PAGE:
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Abu Dhabi, UAETuesday 16 October 2018

Afghanistan: Taliban drop first hint about peace talks

The insurgents published an editorial that has left Afghans guessing about their next move

In this May 27, 2016 file photo, Taliban fighters react to a speech by their senior leader in the Shindand district of Herat province, Afghanistan. Allauddin Khan / AP Photo
In this May 27, 2016 file photo, Taliban fighters react to a speech by their senior leader in the Shindand district of Herat province, Afghanistan. Allauddin Khan / AP Photo

The Taliban's policy on whether or not to accept peace talks with Afghanistan's government has been thrown into doubt by an editorial published on the group's website.

The insurgents were offered incentives two weeks ago by President Ashraf Ghani in exchange for them ending violence.

Although the Taliban's official spokesman has not yet issued a response, the editorial published on Tuesday evening referred to the Kabul process as "moot", saying the forum where Mr Ghani said the door was open for peace "was again for show and no solid material was forwarded which could bring about peace in Afghanistan".

After many failed attempts at peace talks, the government's offer last month came without preconditions.

It was titled Offering Peace: Framing the Kabul Conference, and laid out a seven-point roadmap for peace. The offers made to those insurgents willing to renounce violence included political recognition, a release of prisoners, as well as passports to Taliban members and visas to their families. The deal also offered the Taliban a political office in Kabul and efforts to remove sanctions against their leaders.

The article released by the Taliban, which was headlined "Who are the true enemies of peace?" urged the United States, instead of the Kabul government, to come to talks, in what appears a snub to Mr Ghani, who they see as a stooge for America.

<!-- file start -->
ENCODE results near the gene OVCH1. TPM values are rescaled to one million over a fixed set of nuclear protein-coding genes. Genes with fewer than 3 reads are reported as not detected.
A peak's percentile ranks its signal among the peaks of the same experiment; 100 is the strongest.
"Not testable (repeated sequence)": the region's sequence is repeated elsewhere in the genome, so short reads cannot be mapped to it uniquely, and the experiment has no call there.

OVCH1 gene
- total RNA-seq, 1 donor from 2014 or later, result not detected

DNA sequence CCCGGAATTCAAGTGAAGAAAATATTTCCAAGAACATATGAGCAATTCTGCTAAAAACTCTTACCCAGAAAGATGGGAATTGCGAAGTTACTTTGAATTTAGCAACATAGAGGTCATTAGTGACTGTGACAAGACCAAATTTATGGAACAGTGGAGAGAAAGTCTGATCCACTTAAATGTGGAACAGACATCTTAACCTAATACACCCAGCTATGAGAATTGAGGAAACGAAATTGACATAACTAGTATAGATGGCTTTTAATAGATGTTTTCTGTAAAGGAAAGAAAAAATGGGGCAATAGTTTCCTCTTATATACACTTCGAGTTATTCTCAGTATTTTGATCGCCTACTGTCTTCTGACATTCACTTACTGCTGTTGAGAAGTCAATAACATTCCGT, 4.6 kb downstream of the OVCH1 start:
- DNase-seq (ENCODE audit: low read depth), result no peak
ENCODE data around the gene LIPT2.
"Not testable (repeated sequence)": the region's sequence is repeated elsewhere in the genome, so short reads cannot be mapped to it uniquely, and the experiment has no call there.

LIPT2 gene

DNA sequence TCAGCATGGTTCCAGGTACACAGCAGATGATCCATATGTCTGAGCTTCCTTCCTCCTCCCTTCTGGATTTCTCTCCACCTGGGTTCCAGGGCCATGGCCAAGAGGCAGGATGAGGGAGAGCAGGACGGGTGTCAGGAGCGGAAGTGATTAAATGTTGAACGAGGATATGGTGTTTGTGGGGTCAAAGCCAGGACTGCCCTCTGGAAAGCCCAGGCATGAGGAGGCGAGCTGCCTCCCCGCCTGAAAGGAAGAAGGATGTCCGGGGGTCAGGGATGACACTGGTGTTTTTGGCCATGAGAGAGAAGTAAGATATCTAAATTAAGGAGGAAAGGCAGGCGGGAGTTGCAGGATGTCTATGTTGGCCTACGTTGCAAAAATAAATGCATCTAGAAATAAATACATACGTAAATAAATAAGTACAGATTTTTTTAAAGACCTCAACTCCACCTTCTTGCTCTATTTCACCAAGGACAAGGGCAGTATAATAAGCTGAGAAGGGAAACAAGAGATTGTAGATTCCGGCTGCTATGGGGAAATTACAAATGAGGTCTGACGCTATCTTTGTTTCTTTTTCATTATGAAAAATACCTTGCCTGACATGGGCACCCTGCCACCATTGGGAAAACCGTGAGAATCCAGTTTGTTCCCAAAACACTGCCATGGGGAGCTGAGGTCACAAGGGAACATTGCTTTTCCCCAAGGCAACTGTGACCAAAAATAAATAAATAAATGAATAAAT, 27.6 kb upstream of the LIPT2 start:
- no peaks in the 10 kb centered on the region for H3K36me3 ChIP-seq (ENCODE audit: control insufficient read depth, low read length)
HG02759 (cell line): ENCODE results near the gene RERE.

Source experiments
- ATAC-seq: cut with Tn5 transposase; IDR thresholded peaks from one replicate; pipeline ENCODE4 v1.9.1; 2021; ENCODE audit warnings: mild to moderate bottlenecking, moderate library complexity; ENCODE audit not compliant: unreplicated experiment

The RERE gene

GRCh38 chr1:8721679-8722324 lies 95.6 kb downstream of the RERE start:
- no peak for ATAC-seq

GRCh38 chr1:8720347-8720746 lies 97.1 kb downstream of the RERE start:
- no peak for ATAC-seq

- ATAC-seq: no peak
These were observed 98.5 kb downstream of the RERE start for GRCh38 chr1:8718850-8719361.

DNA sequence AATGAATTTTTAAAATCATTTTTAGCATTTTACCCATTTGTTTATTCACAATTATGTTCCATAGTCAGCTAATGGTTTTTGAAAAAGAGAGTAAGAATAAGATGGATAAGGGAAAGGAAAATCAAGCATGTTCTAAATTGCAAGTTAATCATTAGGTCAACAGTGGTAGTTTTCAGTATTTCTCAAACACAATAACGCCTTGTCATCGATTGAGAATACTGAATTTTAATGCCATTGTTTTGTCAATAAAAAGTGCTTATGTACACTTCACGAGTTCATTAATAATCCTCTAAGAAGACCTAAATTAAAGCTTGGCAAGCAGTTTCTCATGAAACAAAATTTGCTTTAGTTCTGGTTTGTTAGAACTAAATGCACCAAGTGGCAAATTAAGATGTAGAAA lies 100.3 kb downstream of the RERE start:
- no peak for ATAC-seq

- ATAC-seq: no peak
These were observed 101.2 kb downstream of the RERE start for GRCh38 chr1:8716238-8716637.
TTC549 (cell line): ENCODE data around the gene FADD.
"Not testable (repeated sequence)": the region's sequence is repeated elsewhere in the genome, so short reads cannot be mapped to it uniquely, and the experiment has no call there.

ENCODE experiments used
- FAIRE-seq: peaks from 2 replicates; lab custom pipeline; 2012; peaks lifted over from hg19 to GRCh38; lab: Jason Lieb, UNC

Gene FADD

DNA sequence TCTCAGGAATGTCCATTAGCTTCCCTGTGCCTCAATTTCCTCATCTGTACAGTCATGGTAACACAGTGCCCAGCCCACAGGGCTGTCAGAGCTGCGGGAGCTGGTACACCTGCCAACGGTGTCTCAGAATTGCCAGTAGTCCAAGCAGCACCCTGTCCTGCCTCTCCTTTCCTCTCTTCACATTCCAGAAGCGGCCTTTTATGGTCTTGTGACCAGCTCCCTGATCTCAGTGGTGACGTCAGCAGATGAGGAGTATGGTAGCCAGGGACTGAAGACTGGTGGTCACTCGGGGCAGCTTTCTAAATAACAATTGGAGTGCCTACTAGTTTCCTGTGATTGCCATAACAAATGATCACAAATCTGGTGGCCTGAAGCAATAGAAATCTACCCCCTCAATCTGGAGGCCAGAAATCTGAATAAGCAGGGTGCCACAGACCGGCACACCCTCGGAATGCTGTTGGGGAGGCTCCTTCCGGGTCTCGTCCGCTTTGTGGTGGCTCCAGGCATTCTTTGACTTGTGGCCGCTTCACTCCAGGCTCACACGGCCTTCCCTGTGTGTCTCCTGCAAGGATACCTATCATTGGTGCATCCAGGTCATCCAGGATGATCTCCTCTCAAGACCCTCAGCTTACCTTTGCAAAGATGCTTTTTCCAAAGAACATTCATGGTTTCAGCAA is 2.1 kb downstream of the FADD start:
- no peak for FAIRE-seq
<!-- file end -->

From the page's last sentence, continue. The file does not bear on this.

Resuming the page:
"The only way to bring effective peace in Afghanistan is to talk to those who have started this illegitimate war in Afghanistan…. The permission of peace and war are with the Americans and they have taken the land and air space of Afghanistan under their unlawful control," it read.

The editorial has been met by mixed reactions over what the Taliban's aims are.

"I don't get a sense of a complete rejection from their statement," said Orzala Nemat, an Afghan scholar and researcher.

"The conflict has taken a lot of life, regardless of whether it is a soldier, a civilian or even the Taliban fighters who are from Afghanistan, and this is the first comprehensive attempt towards ending that," she added, referring to the prior peace negotiations as “talks about talks”.

The US administration, as well as other international parties, have said the peace process is for Mr Ghani to administer.

US Defence Secretary Jim Mattis, on a surprise visit to Kabul on Tuesday, reaffirmed that position. "We want the Afghans to lead and to provide the substance of the reconciliation effort," he told reporters. "It's all working to achieve a political reconciliation, not a military victory."

Since Mr Ghani issued his peace offer the Taliban has continued its attacks. On Wednesday, a car bomb in Helmand province killed at least two policemen. And earlier this week a district in Farah province briefly fell into hands of the Taliban who brazenly tried to enter the provincial capital, causing embarrassment to Afghan security forces.